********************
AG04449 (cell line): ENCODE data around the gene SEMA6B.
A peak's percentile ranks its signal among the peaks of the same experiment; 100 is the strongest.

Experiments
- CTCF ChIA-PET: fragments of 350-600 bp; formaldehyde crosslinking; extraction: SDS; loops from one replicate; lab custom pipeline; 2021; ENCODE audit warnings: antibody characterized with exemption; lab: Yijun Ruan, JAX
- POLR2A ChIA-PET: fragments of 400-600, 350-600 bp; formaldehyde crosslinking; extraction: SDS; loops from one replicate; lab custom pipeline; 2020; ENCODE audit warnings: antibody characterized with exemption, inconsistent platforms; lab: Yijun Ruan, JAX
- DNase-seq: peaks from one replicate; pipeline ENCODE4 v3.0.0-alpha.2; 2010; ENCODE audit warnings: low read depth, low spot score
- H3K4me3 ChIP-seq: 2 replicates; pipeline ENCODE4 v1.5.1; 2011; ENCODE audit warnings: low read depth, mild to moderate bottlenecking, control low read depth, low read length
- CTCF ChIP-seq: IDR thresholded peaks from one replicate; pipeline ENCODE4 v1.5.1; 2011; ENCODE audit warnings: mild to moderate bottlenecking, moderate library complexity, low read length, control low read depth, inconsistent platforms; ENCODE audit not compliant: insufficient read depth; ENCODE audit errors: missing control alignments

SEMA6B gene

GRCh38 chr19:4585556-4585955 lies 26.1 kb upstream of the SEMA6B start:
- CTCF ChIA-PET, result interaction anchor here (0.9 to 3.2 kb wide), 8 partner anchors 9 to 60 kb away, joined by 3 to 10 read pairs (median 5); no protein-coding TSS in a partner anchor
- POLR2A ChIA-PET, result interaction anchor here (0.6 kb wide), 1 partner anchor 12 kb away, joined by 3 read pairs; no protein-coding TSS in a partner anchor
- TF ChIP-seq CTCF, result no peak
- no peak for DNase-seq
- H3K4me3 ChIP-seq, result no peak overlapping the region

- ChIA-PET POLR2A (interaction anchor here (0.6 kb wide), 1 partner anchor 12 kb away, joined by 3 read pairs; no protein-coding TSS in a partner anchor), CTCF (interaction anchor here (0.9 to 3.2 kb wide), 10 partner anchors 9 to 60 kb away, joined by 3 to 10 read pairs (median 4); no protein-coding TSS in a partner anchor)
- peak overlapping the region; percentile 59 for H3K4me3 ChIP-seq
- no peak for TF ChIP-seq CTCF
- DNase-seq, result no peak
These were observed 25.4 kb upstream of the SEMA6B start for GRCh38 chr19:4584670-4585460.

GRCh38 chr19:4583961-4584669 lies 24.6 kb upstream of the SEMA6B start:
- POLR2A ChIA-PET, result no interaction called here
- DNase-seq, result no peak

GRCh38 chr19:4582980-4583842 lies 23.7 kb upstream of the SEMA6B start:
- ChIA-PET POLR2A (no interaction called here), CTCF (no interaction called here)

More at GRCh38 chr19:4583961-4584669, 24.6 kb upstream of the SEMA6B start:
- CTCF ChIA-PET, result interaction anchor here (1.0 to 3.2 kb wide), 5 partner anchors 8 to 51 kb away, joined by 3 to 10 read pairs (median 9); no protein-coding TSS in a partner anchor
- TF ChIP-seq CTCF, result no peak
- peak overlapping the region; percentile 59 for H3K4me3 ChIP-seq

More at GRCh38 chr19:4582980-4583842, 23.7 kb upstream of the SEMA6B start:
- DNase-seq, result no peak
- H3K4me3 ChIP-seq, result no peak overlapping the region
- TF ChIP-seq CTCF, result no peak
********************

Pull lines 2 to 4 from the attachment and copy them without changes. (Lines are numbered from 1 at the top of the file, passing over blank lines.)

A peak's percentile ranks its signal among the peaks of the same experiment; 100 is the strongest.

Experiments
- CTCF ChIA-PET: fragments of 350-600 bp; formaldehyde crosslinking; extraction: SDS; loops from one replicate; lab custom pipeline; 2021; ENCODE audit warnings: antibody characterized with exemption; lab: Yijun Ruan, JAX